• Feeling irritable
  • Struggling to connect to the important people in their lives
  • Struggling with their identity and finding meaning in their life
  • A desire to be a better partner
  • Struggling to practice self-care
  • Struggling to focus on things and effectively organize their day
  • Feeling weak because they are unable to provide for themselves or their family
  • Experiencing PTSD symptoms as they cope with flashbacks to troubling times and nightmares

Can a Man Change in Therapy?

Yes—anyone can change in therapy. Change is a difficult and scary process often, and takes time.

When it comes to addressing lingering habits and behaviors, it can take more than 60 days for real permanent change to occur. Even then, multiple roadblocks or glitches can keep a man (or anyone) from changing and improving their life.



Men's Mental Health Month

June is Men’s Mental Health Month. The purpose is to bring awareness about the challenges men experience. Here are some statistics about men’s mental health issues:

  • 6 million men suffer from clinical depression, an under-diagnosed condition in men
  • 3 million men suffer from a phobia or panic disorder
  • CDC data indicates that men make up a disproportionate amount of annual suicide attempts in the U.S. 
  • The Trevor Project in 2022 reported that 6% of cisgender LGBTQ+ men and 22% of transgender men have attempted suicide.

It is important to normalize the mental health challenges men and other individuals face to destigmatize getting help for mental health. 

The more we all talk about it and learn about it, the easier it will be for all of us, especially men, to seek out extra support just like how we take physical health seriously.

Schedule Therapy for Men at Thriveworks

At Thriveworks, we’re committed to providing tailored support for men facing various challenges. Our skilled therapists offer a safe, judgment-free space where men can explore their thoughts, feelings, and societal influences while gaining valuable skills to navigate life’s complexities. 

Don’t hesitate to take this important step toward personal growth and well-being. Schedule an appointment and start your journey toward a happier, healthier you. We’re here to support you every step of the way.

Table of contents

Is Therapy Good for Men?

Men's Mental Health: What Does Therapy Do for Men?

Why Is It Hard for Men to Go to Therapy?

What Type of Therapy Is Best for Men? Should a Man Get a Male Therapist?

Can a Man Change in Therapy?

Men's Mental Health Month

Schedule Therapy for Men at Thriveworks

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Evan Csir, LPC

Evan Csir is a Licensed Professional Counselor with over 9 years of experience. He is passionate about working with people, especially autistic individuals and is experienced in helping clients with depression, anxiety, and ADHD issues.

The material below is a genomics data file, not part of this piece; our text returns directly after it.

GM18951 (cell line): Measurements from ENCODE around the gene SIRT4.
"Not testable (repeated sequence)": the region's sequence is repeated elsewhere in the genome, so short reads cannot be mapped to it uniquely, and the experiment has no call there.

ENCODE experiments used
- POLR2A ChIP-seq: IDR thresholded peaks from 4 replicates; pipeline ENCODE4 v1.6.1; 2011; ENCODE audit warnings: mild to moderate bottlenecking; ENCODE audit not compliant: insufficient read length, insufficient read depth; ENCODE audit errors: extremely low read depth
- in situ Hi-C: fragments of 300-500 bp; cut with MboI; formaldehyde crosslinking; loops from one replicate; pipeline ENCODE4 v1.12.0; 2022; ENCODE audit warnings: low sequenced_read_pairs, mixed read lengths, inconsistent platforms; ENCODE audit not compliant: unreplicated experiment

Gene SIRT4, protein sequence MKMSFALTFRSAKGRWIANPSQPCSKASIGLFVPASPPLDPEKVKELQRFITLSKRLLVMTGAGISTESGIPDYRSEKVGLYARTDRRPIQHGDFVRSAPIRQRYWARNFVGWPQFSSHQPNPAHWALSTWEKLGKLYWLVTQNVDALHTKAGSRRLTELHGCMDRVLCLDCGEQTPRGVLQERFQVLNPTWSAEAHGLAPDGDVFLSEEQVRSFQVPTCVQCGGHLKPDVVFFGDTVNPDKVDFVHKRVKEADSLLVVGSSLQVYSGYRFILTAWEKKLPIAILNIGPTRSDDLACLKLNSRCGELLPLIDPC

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Theresa Welsh, LPC

Theresa Welsh is a Licensed Professional Counselor (LPC) with a passion for providing the utmost quality of services to individuals and couples struggling with relationship issues, depression, anxiety, abuse, ADHD, stress, family conflict, life transitions, grief, and more.

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Jason Crosby is a Senior Copywriter at Thriveworks. He received his BA in English Writing from Montana State University with a minor in English Literature. Previously, Jason was a freelance writer for publications based in Seattle, WA, and Austin, TX.

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  • Gardner, B., Lally, P., & Wardle, J. (2012, December). Making health habitual: The psychology of ‘habit-formation’ and general practice. PubMed Central (PMC). https://www.ncbi.nlm.nih.gov/pmc/articles/PMC3505409/

  • Men’s mental health. (2023). Anxiety Disorders and Depression Research & Treatment | Anxiety and Depression Association of America, ADAA. https://adaa.org/find-help/by-demographics/mens-mental-health/

  • Suicide data and statistics. (2023, August 15). Centers for Disease Control and Prevention. https://www.cdc.gov/suicide/suicide-data-statistics.html

  • The Trevor Project. (2022). 2022 National Survey on LGBTQ Youth Mental Health. https://www.thetrevorproject.org/survey-2022/

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Disclaimer

The information on this page is not intended to replace assistance, diagnosis, or treatment from a clinical or medical professional. Readers are urged to seek professional help if they are struggling with a mental health condition or another health concern.

If you’re in a crisis, do not use this site. Please call the Suicide & Crisis Lifeline at 988 or use these resources to get immediate help.